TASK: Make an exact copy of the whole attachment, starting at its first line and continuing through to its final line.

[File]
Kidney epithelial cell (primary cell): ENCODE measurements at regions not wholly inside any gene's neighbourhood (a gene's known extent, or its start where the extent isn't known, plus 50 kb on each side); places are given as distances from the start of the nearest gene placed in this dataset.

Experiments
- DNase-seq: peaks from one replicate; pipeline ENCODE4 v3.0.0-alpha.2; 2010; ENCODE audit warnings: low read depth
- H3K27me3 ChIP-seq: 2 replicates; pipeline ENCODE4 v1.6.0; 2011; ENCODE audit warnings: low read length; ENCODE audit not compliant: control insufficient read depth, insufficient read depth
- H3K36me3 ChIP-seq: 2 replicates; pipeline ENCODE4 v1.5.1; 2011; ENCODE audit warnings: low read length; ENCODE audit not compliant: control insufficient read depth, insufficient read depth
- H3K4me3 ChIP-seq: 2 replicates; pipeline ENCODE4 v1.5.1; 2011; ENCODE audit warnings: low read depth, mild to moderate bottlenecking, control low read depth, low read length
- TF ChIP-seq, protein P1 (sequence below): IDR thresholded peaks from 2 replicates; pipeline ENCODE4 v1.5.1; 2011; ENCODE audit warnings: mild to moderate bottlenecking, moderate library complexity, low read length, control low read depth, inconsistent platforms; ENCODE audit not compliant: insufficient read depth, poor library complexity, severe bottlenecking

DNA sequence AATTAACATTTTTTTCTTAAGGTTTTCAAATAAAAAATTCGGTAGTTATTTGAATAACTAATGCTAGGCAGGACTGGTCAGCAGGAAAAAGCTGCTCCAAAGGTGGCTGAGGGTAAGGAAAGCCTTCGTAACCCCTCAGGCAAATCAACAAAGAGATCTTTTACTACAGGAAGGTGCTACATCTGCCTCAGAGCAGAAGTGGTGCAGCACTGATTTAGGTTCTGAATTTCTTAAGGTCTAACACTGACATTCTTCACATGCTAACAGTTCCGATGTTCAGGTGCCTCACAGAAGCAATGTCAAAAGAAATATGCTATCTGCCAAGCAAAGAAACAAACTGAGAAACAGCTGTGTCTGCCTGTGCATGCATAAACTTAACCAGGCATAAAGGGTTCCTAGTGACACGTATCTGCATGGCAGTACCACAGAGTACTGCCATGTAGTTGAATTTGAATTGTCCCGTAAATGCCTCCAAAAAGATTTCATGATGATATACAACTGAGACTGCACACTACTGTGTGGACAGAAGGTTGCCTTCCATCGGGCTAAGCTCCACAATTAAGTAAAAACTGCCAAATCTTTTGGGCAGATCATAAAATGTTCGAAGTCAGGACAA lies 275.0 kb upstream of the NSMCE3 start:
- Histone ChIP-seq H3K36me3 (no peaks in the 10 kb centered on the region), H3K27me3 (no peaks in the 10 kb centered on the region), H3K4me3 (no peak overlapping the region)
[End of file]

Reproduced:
Kidney epithelial cell (primary cell): ENCODE measurements at regions not wholly inside any gene's neighbourhood (a gene's known extent, or its start where the extent isn't known, plus 50 kb on each side); places are given as distances from the start of the nearest gene placed in this dataset.

Experiments
- DNase-seq: peaks from one replicate; pipeline ENCODE4 v3.0.0-alpha.2; 2010; ENCODE audit warnings: low read depth
- H3K27me3 ChIP-seq: 2 replicates; pipeline ENCODE4 v1.6.0; 2011; ENCODE audit warnings: low read length; ENCODE audit not compliant: control insufficient read depth, insufficient read depth
- H3K36me3 ChIP-seq: 2 replicates; pipeline ENCODE4 v1.5.1; 2011; ENCODE audit warnings: low read length; ENCODE audit not compliant: control insufficient read depth, insufficient read depth
- H3K4me3 ChIP-seq: 2 replicates; pipeline ENCODE4 v1.5.1; 2011; ENCODE audit warnings: low read depth, mild to moderate bottlenecking, control low read depth, low read length
- TF ChIP-seq, protein P1 (sequence below): IDR thresholded peaks from 2 replicates; pipeline ENCODE4 v1.5.1; 2011; ENCODE audit warnings: mild to moderate bottlenecking, moderate library complexity, low read length, control low read depth, inconsistent platforms; ENCODE audit not compliant: insufficient read depth, poor library complexity, severe bottlenecking

DNA sequence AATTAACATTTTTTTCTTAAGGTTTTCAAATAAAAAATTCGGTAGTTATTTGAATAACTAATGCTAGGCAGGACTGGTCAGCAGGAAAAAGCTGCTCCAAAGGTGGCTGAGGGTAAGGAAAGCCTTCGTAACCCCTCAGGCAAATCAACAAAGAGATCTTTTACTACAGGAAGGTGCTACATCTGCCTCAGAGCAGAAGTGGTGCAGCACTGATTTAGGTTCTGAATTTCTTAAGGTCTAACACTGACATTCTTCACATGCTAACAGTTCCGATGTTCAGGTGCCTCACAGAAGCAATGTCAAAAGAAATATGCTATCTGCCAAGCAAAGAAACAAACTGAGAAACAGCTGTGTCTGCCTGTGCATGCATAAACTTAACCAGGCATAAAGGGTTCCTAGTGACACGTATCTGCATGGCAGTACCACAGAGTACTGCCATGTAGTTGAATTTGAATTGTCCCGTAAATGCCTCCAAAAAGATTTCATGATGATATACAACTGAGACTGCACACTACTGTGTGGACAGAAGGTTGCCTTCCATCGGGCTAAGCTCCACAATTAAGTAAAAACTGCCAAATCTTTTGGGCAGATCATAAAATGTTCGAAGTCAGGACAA lies 275.0 kb upstream of the NSMCE3 start:
- Histone ChIP-seq H3K36me3 (no peaks in the 10 kb centered on the region), H3K27me3 (no peaks in the 10 kb centered on the region), H3K4me3 (no peak overlapping the region)